You’ve seen them in your local Mala Xiang Guo store and the frozen section of your neighbourhood supermarkets. Call them a staple in Singapore’s hawker culture or Singaporean’s favourite processed finger food, whatever it may be, the popularity of cuttlefish and sotong balls cannot be denied.
Made with fresh seafood, gently massaged, and squeezed into a ball that is later pre-cooked in a simmering pot of water, these products of a time-consuming process have somehow found their way into our hearts. But do you know the difference between cuttlefish and sotong? Are their flavour profiles so distinct that you’re able to easily distinguish one from the other? We’ll give you all the information you need to know about these cephalopods, their differences, and where you can find them to whip up a mean meal.
Clarifying Differences Between Sotong and Cuttlefish
As their names suggest, cuttlefish balls are mainly made from cuttlefish, while sotong balls are made from squid. While both sotong and cuttlefish belong to the same animal class known as the cephalopods and have ten tentacles each, they are two different species.
What is Sotong?
“Sotong” is a Malay word for squid. Commonly used in Western countries to make the famous breaded calamari rings, these sleek, elongated, cylindrical and torpedo-shaped seafood has become a staple ingredient in many cuisines all over the world. The meat tends to be on the tougher side, making it slightly rubbery yet smooth in texture. When cooked, this toughness dissipates, and you’ll be on the receiving end of tender and firm calamari.
Distinct physical traits of the squid include its two long extremely long tentacles that are used to catch prey and O-shaped pupils.
What is Cuttlefish?
Nicknamed that “ugly cousin” of squid, cuttlefish are fatter, stouter and rounder when compared to squid. Almost like the black sheep of the family, they have a different look to them due to their reddish-brown skin and white markings. Unlike the thin body and long legs of the squid, cuttlefish have eight stubby tentacles and two long ones with denticulated suckers. Generally smaller in size, they average at about 20cm. But don’t let its small size fool you. Given its thicker body, cuttlefish is meatier, giving you loads to work with.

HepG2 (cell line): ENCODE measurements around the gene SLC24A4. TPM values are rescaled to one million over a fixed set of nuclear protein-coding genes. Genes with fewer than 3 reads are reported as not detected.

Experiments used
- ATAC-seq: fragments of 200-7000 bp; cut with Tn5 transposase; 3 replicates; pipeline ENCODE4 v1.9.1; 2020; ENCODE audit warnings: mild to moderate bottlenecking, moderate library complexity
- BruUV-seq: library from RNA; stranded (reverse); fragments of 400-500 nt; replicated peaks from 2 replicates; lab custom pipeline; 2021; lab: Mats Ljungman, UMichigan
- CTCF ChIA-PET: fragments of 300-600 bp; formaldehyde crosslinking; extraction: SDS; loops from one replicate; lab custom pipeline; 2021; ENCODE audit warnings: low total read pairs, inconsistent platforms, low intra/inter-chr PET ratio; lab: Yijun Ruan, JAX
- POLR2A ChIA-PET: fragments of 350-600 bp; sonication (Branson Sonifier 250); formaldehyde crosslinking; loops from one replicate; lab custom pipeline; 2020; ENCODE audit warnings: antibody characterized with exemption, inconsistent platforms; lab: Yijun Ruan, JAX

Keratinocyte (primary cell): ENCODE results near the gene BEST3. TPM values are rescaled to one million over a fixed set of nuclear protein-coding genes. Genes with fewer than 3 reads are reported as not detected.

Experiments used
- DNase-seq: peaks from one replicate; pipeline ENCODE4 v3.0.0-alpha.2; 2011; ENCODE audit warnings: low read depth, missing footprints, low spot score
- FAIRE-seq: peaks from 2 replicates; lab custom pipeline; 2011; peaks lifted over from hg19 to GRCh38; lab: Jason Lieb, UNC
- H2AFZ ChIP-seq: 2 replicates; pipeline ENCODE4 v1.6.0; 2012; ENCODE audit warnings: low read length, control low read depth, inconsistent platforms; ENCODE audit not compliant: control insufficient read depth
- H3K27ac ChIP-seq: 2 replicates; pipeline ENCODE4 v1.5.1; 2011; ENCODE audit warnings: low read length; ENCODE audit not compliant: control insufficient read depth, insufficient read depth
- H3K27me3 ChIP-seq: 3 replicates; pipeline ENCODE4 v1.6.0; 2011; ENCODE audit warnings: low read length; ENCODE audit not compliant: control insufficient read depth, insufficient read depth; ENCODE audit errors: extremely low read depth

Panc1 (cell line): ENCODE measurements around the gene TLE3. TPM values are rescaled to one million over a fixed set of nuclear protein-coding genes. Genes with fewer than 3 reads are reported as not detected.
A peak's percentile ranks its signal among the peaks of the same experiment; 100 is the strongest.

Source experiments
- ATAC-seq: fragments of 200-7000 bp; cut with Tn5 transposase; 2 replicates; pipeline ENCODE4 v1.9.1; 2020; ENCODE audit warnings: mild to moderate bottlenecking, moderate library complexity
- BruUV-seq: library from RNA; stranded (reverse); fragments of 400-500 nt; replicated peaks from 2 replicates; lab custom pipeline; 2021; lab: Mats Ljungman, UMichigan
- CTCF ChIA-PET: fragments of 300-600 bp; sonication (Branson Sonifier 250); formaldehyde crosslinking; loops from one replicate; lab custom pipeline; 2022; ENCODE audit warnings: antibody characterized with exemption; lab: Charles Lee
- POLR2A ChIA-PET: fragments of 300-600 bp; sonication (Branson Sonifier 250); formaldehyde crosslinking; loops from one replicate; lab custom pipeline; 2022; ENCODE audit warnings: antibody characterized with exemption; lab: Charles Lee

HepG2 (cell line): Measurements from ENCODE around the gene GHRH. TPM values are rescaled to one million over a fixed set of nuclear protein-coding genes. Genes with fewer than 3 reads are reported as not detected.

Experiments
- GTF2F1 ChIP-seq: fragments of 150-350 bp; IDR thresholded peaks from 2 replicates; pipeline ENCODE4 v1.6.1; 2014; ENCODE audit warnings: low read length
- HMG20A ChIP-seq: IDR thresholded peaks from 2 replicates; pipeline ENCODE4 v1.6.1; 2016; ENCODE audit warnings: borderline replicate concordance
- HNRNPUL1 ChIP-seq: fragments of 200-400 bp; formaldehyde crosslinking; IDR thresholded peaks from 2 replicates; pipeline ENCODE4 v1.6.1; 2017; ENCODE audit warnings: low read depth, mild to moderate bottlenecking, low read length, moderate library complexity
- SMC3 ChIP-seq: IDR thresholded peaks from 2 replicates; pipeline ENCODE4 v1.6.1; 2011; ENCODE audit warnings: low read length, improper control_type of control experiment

Distinct physical traits of cuttlefish include its lateral fins that act as stabilisers and for steering and propulsion, as well as its unique W-shaped pupils.
Difference in Taste
On the cooking and food side, one of the most commonly asked questions is what they taste like and how do the flavour profiles of squid and cuttlefish differ from each other.
Squid has a mild flavour that is close to that of shrimp and lobster. While many may say that squid is tasteless, the truth of the matter is that the meat of the squid does a wonderful job of soaking up butter and sauces well. This means that regardless of your chosen cooking method, be it boiling, braising, grilling or frying, the squid will take in all the delicious goodness of your prepared gravy or batter. However, a slight misstep while cooking, and you’ll be left with a chewy and bland rubbery blob in your dish.
Cuttlefish, on the other hand, are naturally more flavourful than squid. In its raw state, it has a light egg white and melon-like aroma, and a flavour profile that is full of milky notes. Boasting a sweeter taste when cooked, it offers a more complete mouthfeel with its crisp bite and creamy texture. Its livelier flavour is revered by many and used for many cooking methods. For example, in Asian cultures they are dried and used in stocks and soups for an additional flavour boost. Cuttlefish can also be cooked for longer, making them the ideal choice for stews.
Dishes That Use Cuttlefish Balls and Sotong Balls
Convenient foods to deep-fry and serve at a party, there are a plethora of other reasons why Singaporeans go hungry for sotong balls and cuttlefish balls. Just like frozen fish balls, sotong and cuttlefish balls can be thrown into stews and soups. Better yet, the All Big Frozen Food’s frozen sotong and frozen cuttlefish balls are pre-cooked, so all you’ll have to do is blanch them again before consumption. Throw them into the pot while preparing a steamboat we can’t get enough of or stir fry them with vegetables or noodles for a quick meal – the number of ways to enjoy these steamboat classics are limitless.
Buy Cuttlefish Ball and Sotong Ball Online in Singapore
From frozen whole cuttlefish to frozen cuttlefish balls, All Big Frozen Food’s range of top-quality frozen squid, cuttlefish, and steamboat items will satisfy the most discerning seafood lover. Browse our All Big Frozen Food catalogue and buy frozen cuttlefish and sotong ball at our store. While you’re at it, shop our extensive collection of seafood for the ultimate seafood dinner!